The HSE has issued an alert to health staff and drug services over fears that heroin contaminated with anthrax may have found its way to Ireland.
The warning was sent out following reports that cases of anthrax have now spread from continental Europe to Scotland.
Ireland traditionally has a close connection with Scotland in terms of supplies of heroin.
In 2000, 17 heroin users in Glasgow and eight in Dublin died from the same batch of heroin, which had been contaminated with a bacteria called clostridium. Anthrax, an infection caused by a bacteria, can be potentially fatal if not caught early.
In a previous outbreak, 119 cases were recorded in Scotland between 2009 and 2010, resulting in 14 deaths.
The detection of anthrax in Lanarkshire in Scotland this week has left an injecting heroin user in a critical condition after receiving treatment in hospital.
Five other cases have been recorded in Europe since early June, including three in Germany and one each in Denmark and France. One German case and the case from Denmark have died.
A statement issued by Dr David Cromie, consultant in public health medicine at NHS Lanarkshire, said it was possible anthrax may be circulating elsewhere in Scotland.
“The advice to drug users is to avoid all heroin use, which we recognise may be very difficult for drug users to follow,” he said.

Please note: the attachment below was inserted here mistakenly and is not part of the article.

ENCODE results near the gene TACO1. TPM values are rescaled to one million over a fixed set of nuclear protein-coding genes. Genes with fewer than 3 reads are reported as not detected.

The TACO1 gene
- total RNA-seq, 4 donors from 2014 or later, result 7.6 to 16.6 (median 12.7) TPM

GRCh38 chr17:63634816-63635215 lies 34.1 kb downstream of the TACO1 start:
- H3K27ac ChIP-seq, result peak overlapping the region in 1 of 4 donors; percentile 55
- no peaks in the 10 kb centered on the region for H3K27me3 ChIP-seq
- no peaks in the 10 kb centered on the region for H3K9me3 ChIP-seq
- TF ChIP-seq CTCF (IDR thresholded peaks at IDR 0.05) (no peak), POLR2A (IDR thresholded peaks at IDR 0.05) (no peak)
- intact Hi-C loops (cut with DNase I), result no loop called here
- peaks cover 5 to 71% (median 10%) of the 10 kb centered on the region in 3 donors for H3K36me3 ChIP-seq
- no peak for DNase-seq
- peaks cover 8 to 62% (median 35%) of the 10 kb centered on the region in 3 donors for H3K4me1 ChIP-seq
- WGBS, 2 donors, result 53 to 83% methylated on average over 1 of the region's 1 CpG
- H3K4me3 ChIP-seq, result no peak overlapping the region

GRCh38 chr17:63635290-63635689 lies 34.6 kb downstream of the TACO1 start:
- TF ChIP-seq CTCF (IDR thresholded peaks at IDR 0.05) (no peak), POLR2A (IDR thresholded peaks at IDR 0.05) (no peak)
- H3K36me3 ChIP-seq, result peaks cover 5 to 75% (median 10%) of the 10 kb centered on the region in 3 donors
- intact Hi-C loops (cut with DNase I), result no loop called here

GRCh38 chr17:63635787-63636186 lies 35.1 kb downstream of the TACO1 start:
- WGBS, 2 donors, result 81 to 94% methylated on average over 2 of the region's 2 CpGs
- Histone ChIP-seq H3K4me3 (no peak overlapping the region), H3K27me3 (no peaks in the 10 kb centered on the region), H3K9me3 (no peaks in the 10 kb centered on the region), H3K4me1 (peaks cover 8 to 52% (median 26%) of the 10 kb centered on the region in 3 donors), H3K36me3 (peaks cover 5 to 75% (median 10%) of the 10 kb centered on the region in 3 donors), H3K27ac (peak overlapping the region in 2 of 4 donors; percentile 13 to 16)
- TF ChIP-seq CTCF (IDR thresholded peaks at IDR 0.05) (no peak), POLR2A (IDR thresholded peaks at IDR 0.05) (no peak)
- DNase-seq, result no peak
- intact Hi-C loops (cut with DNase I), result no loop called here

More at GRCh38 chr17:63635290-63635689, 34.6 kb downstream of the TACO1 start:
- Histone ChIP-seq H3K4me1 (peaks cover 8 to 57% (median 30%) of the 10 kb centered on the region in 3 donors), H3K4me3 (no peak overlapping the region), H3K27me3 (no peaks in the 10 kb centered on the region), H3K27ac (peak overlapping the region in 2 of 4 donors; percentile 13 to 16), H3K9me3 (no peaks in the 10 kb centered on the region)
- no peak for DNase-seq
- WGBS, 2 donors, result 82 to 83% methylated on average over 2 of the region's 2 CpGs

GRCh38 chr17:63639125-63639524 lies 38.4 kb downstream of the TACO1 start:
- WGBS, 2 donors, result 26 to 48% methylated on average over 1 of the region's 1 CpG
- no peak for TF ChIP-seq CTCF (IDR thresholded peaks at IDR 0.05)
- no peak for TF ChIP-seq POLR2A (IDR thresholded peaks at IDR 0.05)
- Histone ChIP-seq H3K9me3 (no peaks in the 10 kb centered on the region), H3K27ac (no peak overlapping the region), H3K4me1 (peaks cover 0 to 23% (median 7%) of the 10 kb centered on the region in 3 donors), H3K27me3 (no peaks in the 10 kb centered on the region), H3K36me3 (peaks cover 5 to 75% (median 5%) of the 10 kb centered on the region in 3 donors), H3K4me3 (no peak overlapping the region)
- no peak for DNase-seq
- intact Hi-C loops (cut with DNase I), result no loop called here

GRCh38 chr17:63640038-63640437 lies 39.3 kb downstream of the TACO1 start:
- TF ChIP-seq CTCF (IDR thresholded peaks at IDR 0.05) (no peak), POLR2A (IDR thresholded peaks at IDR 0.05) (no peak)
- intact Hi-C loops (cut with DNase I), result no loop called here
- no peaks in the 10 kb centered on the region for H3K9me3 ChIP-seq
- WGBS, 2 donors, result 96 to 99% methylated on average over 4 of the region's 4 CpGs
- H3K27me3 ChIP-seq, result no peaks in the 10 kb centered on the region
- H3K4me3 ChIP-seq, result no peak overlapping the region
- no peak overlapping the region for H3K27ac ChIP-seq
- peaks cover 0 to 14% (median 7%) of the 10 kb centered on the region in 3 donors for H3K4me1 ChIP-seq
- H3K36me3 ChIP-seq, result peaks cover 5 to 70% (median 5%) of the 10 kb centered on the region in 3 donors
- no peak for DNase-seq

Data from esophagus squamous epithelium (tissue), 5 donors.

“Muscle-popping, skin-popping, and injecting when a vein has been missed are particularly dangerous. Smoking heroin carries much less risk than injecting it.
“If there is any pain or swelling around an injection site, drug users should seek urgent medical attention,” he said.
The alert issued by the HSE, which carries the advice issued by the NHS, has been sent out to GPs, departments of public health, emergency consultants, consultant microbiologists, consultants in infectious diseases and HSE drug services.
It states: “Given that there may be a potential link with the recent anthrax cases seen in intravenous drug users on the continent there is a possibility contaminated heroin may have found its way into Ireland.”
A HSE spokesperson told the Irish Examiner that there had been no reports to date here.
Tim Bingham of the Irish Needle Exchange Forum, an information and advocacy group, said: “Definitely there would be a concern it would come here, especially since it has been traced to Scotland. It’s already been in Germany, France and Denmark, so it seems to be spreading.”
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